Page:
As Texas Governor Rick Perry stumps around California attempting to recruit businesses to the Lone Star State, he brings an underlying message: Texas is better for business than California. When we look at these two powerhouse state economies, both with significant oil and gas resources and strong economic drivers, we see some marked differences. The regional-economics territory is familiar to the Milken Institute research staff, who have been studying California and Texas for years using various yardsticks.
There is no question that Texas has a lower tax and regulatory burden, and a lower cost of living. But California continues to maintain significant advantages in terms of high technology, research universities and developing innovations. Still, California’s higher costs and a difficult-to-navigate regulatory system mean that a split has developed. While research and development and innovation are more likely to stay in California, companies often expand or move their back offices and new manufacturing to Texas.
Both California and Texas have fared well in our most recent indexes of Best Performing Cities. In 2012 San Jose took the top spot, followed quickly by Austin at number two. Overall in the index, Texas had three of the top-ten large metro areas, compared to a single metro area for California. The growth in wages and high tech played a critical role for California’s Silicon Valley, overwhelmingly concentrated in a single region in the state.
In our Best Cities for Successful Aging report, which looks at the myriad factors that determine quality of life and opportunity for the growing group of older Americans, neither California nor Texas made it into the top ten large metros list. Provo, Utah took the top spot. In the top twenty five, San Francisco came in at eleven and San Diego at twenty five. No Texas metros made the list, reflecting the fact that Texas cities often lag quite far behind in many community resources, such as public transportation, that are important for an older population. This ranking looked at more than eighty different criteria, including weather, medical care and economic conditions.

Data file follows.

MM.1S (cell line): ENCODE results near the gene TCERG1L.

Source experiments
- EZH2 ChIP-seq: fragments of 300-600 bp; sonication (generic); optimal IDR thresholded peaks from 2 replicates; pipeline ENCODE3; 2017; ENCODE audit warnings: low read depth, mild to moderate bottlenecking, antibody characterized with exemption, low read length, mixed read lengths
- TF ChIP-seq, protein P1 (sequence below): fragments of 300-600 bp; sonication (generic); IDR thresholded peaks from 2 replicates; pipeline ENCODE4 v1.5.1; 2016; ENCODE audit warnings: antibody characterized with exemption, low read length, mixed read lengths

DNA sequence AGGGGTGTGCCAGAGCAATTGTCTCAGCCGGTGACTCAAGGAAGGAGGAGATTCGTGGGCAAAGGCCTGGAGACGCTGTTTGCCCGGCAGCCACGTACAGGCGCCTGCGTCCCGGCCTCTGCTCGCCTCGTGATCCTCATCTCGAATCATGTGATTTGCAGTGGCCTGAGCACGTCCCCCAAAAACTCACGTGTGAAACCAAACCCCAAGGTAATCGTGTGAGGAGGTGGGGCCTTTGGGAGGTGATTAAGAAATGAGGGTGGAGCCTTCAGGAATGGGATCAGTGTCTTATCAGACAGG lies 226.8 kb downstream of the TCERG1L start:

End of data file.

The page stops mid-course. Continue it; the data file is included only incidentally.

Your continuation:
In our report, Strategies for Expanding California’s Exports, we frequently compared California and Texas and discovered a few surprises. Success in exports is one of the key areas where Texas has clearly shone in comparison to California. Not only has Texas decisively taken over the lead from California as the largest exporting state in the U.S., it has also consistently grown its exports faster than the national average by pursuing strong linkages with Mexico, under the North American Free Trade Agreement (NAFTA), and encouraging companies engaged in exports to Latin America to locate operations in the state. By contrast, even though California is very well positioned as a gateway to Asia, it has lacked a comprehensive trade and export strategy for more than a decade, and has seen its export growth fall below the national average. Facilitating exports for small and medium sized businesses in California to emerging markets in Asia and Latin America provides a key for the state to vault past Texas and return to leadership in the category.